Approximately three out of four consumers use the internet at least once a month to find local businesses, according to data collected by BrightLocal in its 2018 Local Consumer Review Survey. Additionally, 27% of the respondents reported conducting this type of search every single day, though this number increases to 54% for searchers in the ages 18 to 34 range.
The question is: when these potential customers — the people who are actively searching for your products and services — visit your website, is the content it contains compelling them to make a purchase, or is it doing the opposite and driving them away?
Answering this requires taking a close-up, honest look at your current site to consider whether it is effectively attracting and converting your leads. But what is it that you’re looking for?
While a number of factors can ultimately impact your ability to draw visitors in and create a positive user experience, a good place to start is with these eight issues, all of which can ultimately hurt your business.
- It contains spelling or other word-related errors
If your website isn’t up to par with simple spelling and grammar, it can cause visitors to lose respect for your brand. Because these types of errors are so easy to correct, not doing so makes your company look sloppy or lazy. It’s also a sign that you don’t take your business seriously enough to make sure the content is correct.
A simple fix for eliminating spelling and word-related errors is to hire an editor to go over your content word for word. Alternatively, ask a few members of your management team to comb through all your pages, looking for any issues that jump out to them.
- It’s too SEO-focused
Another common error that businesses make is creating website content that is more focused on search engine optimization (SEO), rather than content that makes sense for customers or provides any real value.
An example of this is starting your page with “If you’re looking for an Orange County auto mechanic who can service your Orange County vehicle, contact Orange County’s premier auto repair shop located on 123 Main St. in Orange County.”
Is this sentence loaded with some great SEO keywords and phrases? Absolutely. But if you were a customer visiting this site and this was the first thing you read, it doesn’t quite entice you to want to read any further.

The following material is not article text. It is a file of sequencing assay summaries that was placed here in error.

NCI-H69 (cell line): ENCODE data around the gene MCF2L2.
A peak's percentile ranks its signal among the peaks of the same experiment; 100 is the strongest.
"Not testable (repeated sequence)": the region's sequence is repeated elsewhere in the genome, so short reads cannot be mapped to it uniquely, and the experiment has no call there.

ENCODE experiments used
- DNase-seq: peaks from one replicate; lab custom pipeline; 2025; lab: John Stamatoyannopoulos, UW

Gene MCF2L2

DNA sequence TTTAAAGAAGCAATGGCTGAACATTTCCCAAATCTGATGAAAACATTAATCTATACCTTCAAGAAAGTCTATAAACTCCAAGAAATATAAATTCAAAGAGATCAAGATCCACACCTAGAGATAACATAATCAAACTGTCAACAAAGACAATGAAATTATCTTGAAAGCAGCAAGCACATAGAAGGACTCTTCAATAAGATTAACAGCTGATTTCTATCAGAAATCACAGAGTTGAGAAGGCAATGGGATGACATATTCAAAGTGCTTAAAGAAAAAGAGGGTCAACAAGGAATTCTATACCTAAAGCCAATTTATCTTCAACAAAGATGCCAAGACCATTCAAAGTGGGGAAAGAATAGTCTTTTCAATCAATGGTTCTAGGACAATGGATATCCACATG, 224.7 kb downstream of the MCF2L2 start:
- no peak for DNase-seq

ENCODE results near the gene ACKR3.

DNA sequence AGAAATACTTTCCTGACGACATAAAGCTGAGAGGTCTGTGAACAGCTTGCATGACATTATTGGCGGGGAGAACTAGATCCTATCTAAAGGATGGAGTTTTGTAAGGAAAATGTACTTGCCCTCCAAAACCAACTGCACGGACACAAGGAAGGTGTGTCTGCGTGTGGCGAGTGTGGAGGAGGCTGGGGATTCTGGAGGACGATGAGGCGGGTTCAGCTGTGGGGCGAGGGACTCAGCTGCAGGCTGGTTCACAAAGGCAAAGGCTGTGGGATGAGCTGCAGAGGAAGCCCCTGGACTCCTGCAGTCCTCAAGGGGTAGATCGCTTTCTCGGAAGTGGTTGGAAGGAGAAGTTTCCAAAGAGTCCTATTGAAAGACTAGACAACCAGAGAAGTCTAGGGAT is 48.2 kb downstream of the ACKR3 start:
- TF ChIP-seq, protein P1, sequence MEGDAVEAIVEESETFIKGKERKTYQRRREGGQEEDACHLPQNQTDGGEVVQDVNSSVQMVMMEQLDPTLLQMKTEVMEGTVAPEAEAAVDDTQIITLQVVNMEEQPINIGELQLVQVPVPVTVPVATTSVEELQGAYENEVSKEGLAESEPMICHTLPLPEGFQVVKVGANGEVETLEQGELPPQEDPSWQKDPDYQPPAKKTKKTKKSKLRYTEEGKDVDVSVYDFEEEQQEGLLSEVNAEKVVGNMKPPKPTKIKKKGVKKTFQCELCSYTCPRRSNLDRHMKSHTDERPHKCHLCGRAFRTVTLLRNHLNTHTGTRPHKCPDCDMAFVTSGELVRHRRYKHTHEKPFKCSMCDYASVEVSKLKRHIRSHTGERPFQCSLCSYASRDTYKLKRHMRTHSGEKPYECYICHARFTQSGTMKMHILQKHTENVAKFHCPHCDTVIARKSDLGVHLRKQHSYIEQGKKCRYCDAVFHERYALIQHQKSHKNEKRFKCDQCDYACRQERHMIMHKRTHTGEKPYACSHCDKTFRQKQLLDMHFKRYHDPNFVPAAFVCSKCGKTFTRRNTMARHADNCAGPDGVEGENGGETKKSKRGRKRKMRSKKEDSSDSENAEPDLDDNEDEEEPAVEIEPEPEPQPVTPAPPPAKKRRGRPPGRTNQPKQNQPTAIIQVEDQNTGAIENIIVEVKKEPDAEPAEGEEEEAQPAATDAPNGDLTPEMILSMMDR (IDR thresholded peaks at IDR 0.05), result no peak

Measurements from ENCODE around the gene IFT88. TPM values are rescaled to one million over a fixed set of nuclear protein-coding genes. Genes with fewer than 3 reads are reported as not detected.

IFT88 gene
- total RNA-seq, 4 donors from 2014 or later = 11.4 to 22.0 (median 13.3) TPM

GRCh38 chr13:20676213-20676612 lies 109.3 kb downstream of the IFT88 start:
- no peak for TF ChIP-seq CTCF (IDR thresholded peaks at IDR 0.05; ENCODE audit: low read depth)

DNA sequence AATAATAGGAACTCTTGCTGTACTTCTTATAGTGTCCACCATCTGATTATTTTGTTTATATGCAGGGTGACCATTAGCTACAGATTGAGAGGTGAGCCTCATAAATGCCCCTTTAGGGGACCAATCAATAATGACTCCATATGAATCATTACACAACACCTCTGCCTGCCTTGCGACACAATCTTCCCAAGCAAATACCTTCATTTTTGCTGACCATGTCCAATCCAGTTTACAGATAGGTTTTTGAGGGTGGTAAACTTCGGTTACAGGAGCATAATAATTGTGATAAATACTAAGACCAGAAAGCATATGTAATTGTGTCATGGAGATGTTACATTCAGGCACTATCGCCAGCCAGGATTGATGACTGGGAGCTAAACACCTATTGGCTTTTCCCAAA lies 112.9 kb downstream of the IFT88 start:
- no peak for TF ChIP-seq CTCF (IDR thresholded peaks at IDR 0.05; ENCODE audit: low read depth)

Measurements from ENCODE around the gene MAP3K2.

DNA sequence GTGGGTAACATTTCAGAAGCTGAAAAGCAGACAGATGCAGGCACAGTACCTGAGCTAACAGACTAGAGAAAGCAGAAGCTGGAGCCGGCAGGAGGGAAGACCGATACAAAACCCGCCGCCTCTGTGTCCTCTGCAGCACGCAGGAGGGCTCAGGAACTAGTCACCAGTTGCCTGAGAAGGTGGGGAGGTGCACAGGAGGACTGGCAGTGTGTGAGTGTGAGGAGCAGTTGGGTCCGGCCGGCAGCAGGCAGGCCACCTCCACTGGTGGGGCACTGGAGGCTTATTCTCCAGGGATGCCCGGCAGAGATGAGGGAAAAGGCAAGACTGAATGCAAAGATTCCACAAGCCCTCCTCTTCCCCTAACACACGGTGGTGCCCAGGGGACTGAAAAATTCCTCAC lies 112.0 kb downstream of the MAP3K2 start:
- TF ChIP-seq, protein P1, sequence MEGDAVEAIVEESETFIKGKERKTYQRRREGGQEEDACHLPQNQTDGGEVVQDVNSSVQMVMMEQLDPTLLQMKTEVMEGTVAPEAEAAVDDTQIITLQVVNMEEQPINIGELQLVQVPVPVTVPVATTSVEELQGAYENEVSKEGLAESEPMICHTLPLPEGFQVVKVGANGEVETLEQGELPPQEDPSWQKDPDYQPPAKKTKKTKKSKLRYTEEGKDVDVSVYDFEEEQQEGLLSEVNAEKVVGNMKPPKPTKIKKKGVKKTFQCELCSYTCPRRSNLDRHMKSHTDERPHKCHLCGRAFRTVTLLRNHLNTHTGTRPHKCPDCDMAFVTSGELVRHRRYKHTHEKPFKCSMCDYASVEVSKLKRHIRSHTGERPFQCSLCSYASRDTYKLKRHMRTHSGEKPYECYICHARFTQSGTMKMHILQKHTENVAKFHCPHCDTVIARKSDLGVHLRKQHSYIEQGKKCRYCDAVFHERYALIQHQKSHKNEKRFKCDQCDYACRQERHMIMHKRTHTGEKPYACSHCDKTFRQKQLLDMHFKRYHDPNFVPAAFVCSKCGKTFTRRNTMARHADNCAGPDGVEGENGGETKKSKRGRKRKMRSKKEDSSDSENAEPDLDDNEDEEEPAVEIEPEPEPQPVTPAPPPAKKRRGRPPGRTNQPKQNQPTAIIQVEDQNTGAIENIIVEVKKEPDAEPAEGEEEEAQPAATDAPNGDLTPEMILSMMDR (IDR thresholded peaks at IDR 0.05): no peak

- It doesn’t have enough SEO
Just as you don’t want to have too much of a focus on SEO, you don’t want to underdo it, either. Therefore, if you’ve never looked at whether you use enough keywords (or the right keywords) on your site, now is a good time to do just that.
Not sure what phrases people use to find you? One way to figure that out is to go to a search page and start typing in your search. Look at all of the options that automatically populate the search bar. This gives you an idea of the wording that others have used when doing that type of search.
- It takes too much brain power to read
Have you ever gone to a website, only to have it use so many words you didn’t know that you left the page more confused than when you arrived? Though sometimes difficult-to-use words are necessary — such as when explaining a product’s specs — if it takes too much brain power for the average person to read, you run the risk that your visitor will click away.
Yale University reports that, when it comes to reading on-screen text, it is ideal to keep the reading level as low as possible for your particular audience. This improves comprehension for all of your consumers, including those who may have cognitive impairments or those who may not read, write or understand English all that well.
- It doesn’t show your personality
Your website content may also be hurting your business if it doesn’t reflect your brand’s personality. If your site’s visitors feel like they’re reading a textbook or content that is otherwise considered fairly flat, there is likely no appeal to want to do business with you.
The three keys to marketing success require getting your customer base to know, like and trust you. Showing your company’s personality is one way to achieve all of these goals. So treat this like you would any other relationship that you want to nurture and strengthen, and use your content to let them in.
- Focusing more on yourself than the consumer
Some businesses make the mistake of using their website solely to convince their visitors why they as a company are so great. Although some level of pride and boasting about your products or services is okay, your content needs to immediately answer the one question all consumers have: What’s in it for me?
- Not thinking and speaking toward your target audience
When creating content for your website, it also benefits you to put yourself in the shoes of your target market. What types of questions are they likely to have about your products and services? Additionally, what type of wording would they use?
The more you can think and speak like your target market, the greater your ability to create content that really connects with them. The better you’re able to connect with them, the easier it will be for them to buy from you.
- Linking to unreputable sources
Linking content within your site to other websites can help improve your search engine rank. This practice is most common in blogs, especially if you’re pointing to research studies that back up what you say or publications that have mentioned your brand — but make sure the sites you\\’re linking to are credible, reputable sources and companies. Otherwise, you run the risk of driving customers away.
Having a website is a must in today’s digital day, but it’s even more important to have a website that helps your brand versus hurting it. You simply work too hard to have your content work against you, so follow these tips to make sure it doesn’t.